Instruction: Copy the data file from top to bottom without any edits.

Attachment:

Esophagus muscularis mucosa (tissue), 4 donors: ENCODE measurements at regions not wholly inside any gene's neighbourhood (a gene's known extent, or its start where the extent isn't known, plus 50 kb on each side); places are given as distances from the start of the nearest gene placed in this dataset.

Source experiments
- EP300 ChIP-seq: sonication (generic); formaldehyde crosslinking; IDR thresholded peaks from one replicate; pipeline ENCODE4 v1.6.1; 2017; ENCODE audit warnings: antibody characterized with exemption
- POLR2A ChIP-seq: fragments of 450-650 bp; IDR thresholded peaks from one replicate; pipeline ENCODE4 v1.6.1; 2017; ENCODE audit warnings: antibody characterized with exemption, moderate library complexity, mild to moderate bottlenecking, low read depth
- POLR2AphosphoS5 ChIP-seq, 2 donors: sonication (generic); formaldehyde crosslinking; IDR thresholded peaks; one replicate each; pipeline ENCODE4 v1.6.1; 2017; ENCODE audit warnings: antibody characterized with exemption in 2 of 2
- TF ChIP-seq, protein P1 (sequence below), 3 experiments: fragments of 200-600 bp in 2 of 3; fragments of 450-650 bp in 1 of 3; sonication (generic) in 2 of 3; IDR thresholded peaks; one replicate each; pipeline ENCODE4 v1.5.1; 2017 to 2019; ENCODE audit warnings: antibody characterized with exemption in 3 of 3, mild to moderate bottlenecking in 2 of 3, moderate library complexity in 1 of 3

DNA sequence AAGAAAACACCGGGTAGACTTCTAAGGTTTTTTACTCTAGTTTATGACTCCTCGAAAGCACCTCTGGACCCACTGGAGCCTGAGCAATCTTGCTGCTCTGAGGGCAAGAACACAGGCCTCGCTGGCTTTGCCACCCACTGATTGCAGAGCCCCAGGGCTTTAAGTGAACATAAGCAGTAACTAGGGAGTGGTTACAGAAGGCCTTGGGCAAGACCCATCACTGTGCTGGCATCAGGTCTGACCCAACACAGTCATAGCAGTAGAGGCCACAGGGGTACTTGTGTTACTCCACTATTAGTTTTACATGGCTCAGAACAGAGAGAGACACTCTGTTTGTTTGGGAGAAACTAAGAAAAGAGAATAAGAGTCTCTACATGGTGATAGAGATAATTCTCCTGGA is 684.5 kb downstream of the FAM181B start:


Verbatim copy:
Esophagus muscularis mucosa (tissue), 4 donors: ENCODE measurements at regions not wholly inside any gene's neighbourhood (a gene's known extent, or its start where the extent isn't known, plus 50 kb on each side); places are given as distances from the start of the nearest gene placed in this dataset.

Source experiments
- EP300 ChIP-seq: sonication (generic); formaldehyde crosslinking; IDR thresholded peaks from one replicate; pipeline ENCODE4 v1.6.1; 2017; ENCODE audit warnings: antibody characterized with exemption
- POLR2A ChIP-seq: fragments of 450-650 bp; IDR thresholded peaks from one replicate; pipeline ENCODE4 v1.6.1; 2017; ENCODE audit warnings: antibody characterized with exemption, moderate library complexity, mild to moderate bottlenecking, low read depth
- POLR2AphosphoS5 ChIP-seq, 2 donors: sonication (generic); formaldehyde crosslinking; IDR thresholded peaks; one replicate each; pipeline ENCODE4 v1.6.1; 2017; ENCODE audit warnings: antibody characterized with exemption in 2 of 2
- TF ChIP-seq, protein P1 (sequence below), 3 experiments: fragments of 200-600 bp in 2 of 3; fragments of 450-650 bp in 1 of 3; sonication (generic) in 2 of 3; IDR thresholded peaks; one replicate each; pipeline ENCODE4 v1.5.1; 2017 to 2019; ENCODE audit warnings: antibody characterized with exemption in 3 of 3, mild to moderate bottlenecking in 2 of 3, moderate library complexity in 1 of 3

DNA sequence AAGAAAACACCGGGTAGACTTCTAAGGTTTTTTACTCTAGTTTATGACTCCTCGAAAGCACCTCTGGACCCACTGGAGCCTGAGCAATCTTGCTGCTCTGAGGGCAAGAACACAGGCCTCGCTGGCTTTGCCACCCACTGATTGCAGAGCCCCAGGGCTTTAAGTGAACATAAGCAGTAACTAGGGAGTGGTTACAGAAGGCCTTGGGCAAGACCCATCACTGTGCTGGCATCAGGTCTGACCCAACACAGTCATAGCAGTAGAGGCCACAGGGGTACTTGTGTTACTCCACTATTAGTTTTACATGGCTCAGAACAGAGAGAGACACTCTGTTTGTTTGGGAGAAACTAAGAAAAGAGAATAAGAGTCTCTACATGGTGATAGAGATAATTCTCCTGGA is 684.5 kb downstream of the FAM181B start: